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A Green Revolution for Tropical Data Centres

A Green Revolution for Tropical Data Centres

Energy efficient data centre facilities in tropical climates are possible and operators can take specific steps to address their facility’s impact to the wider environment.

We use an enormous amount of energy as we constantly use our mobile and computing devices for everyday activities, such as chatting on social networks, or streaming movies. What remains unseen behind all this online activity, is the carbon footprint generated.

Already, data centres consume more than 400 terawatt hours (TWh) of all power generated globally and account for 2 percent of greenhouse gas emissions worldwide – a footprint equivalent to the entire aviation industry.

As we continue to find sustainable ways of doing business, data centres too can be optimised to minimise their environmental impact and achieve lower cost of operations in the following ways:

1. Start with green building blocks

Many factors support decreased energy usage within a data centre such as compact buildings, low emission materials, waste recycling, and alternative energy sources for power and cooling. Changes like upgrading chillers, power supply systems and transitioning to LED lighting can make a material impact over time.

The Building and Construction Authority (BCA) and Infocomm Media Development Authority (IMDA) have developed the Singapore Standard for Green Data Centres [1], providing organisations with a framework as well as a logical and consistent methodology to achieve continuous improvements in energy efficiency in their data centre facilities.

Benchmarking and aligning with government agency requirements on energy usage and distribution is one way to lower the carbon footprint. This involves looking at all aspects of facility design, from structural layout to deployment of power and cooling systems. Monitoring systems will help manage energy and space utilisation. Finally, regular review, discussion and collaboration with customers, technical consultants, architects and authorities all work towards lowering the carbon footprint.

2. Understand current utilisation patterns in order to improve energy efficiency

In today’s information era, colocation customers expect the ability to access real-time information about their IT assets whenever and wherever they are. Tools such as power utilisation reports allow for transparency and enable businesses to investigate their IT and operating infrastructure. The information can then be used to drill down into individual systems, pinpoint inefficiencies, then subsequently outline a plan to reduce energy consumption.

Artificial Intelligence (AI) technologies can help monitor energy consumption patterns in real time, to ensure efficiency is optimised in a smart way without the need for constant manual supervision. For example, Google’s machine learning system, in collaboration with Deep Mind [2], was able to save up to 40 percent of the plant’s energy used for cooling and total energy use by 15 percent.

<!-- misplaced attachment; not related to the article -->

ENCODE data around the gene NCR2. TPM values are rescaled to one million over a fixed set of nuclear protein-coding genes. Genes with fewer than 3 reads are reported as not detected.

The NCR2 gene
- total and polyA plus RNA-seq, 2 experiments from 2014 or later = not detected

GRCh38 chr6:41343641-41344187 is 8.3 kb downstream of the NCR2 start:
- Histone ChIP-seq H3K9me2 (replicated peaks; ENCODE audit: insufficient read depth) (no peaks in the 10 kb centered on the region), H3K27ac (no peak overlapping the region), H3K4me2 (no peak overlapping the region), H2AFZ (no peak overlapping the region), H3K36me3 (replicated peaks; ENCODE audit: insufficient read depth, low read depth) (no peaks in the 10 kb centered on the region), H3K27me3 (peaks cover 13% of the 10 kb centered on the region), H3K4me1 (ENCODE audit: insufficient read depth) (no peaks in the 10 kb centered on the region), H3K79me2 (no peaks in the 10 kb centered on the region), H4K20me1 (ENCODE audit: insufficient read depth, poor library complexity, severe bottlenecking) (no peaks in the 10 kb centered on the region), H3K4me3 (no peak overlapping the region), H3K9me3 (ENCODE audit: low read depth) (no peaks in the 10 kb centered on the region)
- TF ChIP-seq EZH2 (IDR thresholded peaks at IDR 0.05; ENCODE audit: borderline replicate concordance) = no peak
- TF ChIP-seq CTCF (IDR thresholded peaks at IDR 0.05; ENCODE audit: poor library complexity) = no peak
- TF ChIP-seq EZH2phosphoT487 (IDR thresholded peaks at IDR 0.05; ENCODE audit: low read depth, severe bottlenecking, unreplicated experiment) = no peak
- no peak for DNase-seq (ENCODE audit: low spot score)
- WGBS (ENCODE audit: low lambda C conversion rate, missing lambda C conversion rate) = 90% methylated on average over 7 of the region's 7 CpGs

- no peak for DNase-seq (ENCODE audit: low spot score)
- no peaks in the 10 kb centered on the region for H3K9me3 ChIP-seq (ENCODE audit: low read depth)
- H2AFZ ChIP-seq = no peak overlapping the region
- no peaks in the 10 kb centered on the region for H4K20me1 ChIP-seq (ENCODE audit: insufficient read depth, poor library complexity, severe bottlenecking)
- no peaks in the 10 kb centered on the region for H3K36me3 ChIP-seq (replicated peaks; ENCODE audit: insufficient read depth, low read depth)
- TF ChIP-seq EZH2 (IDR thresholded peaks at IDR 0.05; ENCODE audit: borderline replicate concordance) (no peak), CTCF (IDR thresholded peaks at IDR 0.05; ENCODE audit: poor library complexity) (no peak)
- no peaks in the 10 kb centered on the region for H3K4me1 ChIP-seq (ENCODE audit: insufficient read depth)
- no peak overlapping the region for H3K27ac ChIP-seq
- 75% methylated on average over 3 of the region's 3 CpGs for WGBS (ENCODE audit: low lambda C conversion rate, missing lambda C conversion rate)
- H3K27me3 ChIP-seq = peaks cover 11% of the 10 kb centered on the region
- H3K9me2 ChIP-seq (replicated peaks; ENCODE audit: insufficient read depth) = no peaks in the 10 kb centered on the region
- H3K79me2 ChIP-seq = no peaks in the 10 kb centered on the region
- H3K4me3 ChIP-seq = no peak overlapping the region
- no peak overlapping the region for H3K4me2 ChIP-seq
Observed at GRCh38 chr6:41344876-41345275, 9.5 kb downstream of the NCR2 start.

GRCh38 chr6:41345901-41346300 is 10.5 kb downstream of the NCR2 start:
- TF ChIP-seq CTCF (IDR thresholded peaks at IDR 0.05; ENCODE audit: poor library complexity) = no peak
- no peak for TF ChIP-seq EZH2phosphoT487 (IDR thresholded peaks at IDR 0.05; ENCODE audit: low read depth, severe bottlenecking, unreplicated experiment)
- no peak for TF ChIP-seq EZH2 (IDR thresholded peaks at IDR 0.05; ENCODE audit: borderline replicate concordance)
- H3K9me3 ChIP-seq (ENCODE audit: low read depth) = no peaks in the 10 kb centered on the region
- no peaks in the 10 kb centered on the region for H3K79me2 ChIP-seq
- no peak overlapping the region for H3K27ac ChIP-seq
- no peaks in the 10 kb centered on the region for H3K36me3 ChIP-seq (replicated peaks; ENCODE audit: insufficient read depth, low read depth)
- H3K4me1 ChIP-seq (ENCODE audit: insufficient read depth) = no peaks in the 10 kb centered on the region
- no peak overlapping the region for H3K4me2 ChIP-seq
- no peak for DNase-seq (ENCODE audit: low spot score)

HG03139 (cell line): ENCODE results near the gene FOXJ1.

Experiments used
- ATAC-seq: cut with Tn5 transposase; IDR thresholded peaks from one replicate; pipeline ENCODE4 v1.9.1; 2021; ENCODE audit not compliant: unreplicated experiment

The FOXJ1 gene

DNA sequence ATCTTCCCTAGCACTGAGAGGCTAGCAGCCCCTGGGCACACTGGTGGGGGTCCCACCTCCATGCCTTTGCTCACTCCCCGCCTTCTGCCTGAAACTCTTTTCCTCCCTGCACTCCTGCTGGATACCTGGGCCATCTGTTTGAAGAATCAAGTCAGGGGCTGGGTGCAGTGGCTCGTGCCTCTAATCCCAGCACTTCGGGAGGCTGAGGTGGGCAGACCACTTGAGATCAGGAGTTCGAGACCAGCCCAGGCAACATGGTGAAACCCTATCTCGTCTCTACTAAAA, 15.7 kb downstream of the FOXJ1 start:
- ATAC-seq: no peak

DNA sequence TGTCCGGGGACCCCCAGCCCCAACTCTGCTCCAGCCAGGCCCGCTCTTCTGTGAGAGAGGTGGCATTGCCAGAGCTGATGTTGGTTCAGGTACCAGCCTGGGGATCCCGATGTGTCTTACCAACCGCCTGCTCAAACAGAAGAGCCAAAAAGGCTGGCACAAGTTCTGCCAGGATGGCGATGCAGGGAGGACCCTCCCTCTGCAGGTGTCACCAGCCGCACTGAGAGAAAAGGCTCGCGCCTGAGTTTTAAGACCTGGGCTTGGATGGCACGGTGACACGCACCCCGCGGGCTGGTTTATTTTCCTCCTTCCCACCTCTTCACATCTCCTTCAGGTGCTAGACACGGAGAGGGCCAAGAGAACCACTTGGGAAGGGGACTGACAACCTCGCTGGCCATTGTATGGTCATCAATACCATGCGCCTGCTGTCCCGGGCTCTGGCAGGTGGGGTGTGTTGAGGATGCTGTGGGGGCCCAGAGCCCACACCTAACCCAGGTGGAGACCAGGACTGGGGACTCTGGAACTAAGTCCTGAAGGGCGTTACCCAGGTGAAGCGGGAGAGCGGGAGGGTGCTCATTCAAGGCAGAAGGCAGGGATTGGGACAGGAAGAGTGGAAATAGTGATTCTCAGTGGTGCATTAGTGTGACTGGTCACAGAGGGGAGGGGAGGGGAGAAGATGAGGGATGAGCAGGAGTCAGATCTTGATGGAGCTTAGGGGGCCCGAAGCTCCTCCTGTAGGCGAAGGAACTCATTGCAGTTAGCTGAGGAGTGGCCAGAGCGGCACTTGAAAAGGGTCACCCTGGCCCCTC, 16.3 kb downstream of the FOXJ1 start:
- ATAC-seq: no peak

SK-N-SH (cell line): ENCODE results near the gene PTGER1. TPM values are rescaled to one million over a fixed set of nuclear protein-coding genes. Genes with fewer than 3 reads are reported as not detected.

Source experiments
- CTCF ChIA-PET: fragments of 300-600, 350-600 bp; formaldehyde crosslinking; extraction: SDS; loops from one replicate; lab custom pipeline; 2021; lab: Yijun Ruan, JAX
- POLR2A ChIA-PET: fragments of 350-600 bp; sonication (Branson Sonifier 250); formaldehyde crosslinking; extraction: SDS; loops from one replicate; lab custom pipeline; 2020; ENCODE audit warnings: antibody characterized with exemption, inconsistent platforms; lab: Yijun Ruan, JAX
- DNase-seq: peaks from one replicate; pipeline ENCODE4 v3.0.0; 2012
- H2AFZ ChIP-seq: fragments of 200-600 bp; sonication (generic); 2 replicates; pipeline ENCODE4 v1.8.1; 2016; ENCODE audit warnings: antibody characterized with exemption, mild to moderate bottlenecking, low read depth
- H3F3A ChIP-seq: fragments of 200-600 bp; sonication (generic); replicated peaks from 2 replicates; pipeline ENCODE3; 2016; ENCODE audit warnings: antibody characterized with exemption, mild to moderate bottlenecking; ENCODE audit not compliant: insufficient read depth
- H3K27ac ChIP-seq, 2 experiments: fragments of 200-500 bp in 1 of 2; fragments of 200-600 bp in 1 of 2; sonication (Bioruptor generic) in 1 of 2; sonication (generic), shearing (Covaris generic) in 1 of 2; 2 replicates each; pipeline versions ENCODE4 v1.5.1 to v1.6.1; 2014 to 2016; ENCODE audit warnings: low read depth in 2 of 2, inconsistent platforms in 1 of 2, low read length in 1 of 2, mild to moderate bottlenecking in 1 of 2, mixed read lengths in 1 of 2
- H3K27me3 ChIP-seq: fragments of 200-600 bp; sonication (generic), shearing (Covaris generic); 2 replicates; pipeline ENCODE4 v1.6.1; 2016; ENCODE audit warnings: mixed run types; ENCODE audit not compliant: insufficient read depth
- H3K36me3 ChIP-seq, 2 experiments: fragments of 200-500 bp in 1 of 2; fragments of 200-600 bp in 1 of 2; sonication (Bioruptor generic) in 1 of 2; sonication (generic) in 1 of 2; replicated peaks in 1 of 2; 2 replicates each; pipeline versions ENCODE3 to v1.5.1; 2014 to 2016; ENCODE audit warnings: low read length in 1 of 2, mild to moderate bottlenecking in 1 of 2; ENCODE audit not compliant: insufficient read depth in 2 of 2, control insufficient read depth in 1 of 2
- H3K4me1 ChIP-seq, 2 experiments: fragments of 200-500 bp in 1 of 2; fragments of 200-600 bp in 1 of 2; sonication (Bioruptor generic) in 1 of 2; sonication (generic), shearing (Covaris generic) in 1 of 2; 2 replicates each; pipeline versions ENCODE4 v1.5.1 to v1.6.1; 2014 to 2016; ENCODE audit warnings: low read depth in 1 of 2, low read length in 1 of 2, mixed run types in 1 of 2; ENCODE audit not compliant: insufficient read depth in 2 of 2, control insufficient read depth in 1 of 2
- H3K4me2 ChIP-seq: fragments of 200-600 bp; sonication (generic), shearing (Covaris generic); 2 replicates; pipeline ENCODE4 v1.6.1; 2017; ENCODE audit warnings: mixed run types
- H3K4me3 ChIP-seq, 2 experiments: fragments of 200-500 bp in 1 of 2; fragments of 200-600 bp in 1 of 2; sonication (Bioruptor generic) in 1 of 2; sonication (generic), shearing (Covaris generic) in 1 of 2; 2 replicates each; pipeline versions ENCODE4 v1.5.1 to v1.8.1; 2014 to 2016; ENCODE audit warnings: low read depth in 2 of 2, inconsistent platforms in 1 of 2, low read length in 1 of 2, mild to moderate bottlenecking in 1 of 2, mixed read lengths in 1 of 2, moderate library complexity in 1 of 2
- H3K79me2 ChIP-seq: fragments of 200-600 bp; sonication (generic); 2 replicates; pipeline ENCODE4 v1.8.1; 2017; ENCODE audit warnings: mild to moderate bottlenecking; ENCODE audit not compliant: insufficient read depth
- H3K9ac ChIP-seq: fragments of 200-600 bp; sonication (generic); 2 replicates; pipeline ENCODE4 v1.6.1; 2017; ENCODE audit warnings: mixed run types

3. Optimise data centre cooling

In tropical climates such as Singapore, cooling systems account for approximately 30 percent of total energy consumed in a data centre. In traditional data centres, servers are kept in a cooled environment between 20°C and 25°C, and 50 and 60 percent relative ambient humidity. In tropical climates, temperatures can rise to 38°C and humidity levels can reach 90 percent.

As digital infrastructures become more complex, new ways to cool the data centre, such as evaporative cooling, can help reduce the power used by traditional cooling systems, creating a more sustainable future for our digital economy.

4. Reduce IT infrastructure inefficiencies

Data centres consume an immense amount of power to perform functions reliably and effectively. Electrical costs in data centres typically account for 40 to 60 percent of total operating costs. It is estimated that by 2030, data centres in Singapore will account for up to 12 percent of the country’s total energy demand [3].

In order to reduce the power consumption, operators need to work together with IT service providers to lower the amount of energy required to power IT equipment. For example, older servers require more power and cooling. Replacing them with newer more energy efficient processors can already enable the industry to reap the benefits of lower costs of operation. Not only are newer servers more energy efficient, they also enable new technologies that enhance performance.

Building a green data centre in the tropics starts with smart choices around the core data centre design and build, and sustainability must be a priority across the entire technology stack. By leveraging the latest technologies and monitoring systems that allow for transparent analysis of power, cooling and infrastructure, inefficiencies can then be diagnosed and addressed. With this, tropical data centre facility managers can make significant progress on both decreasing environmental impact and lowering operational costs, thereby achieving both sustainability and business goals. 

 

[1] IMDA, Green Data Centre Standard
[2] DeepMind, 20 July 2016, DeepMind AI Reduces Google Data Centre Cooling Bill by 40%
[3] TODAY, 30 May 2016, S’pore to trial cost-efficient tropical data centre

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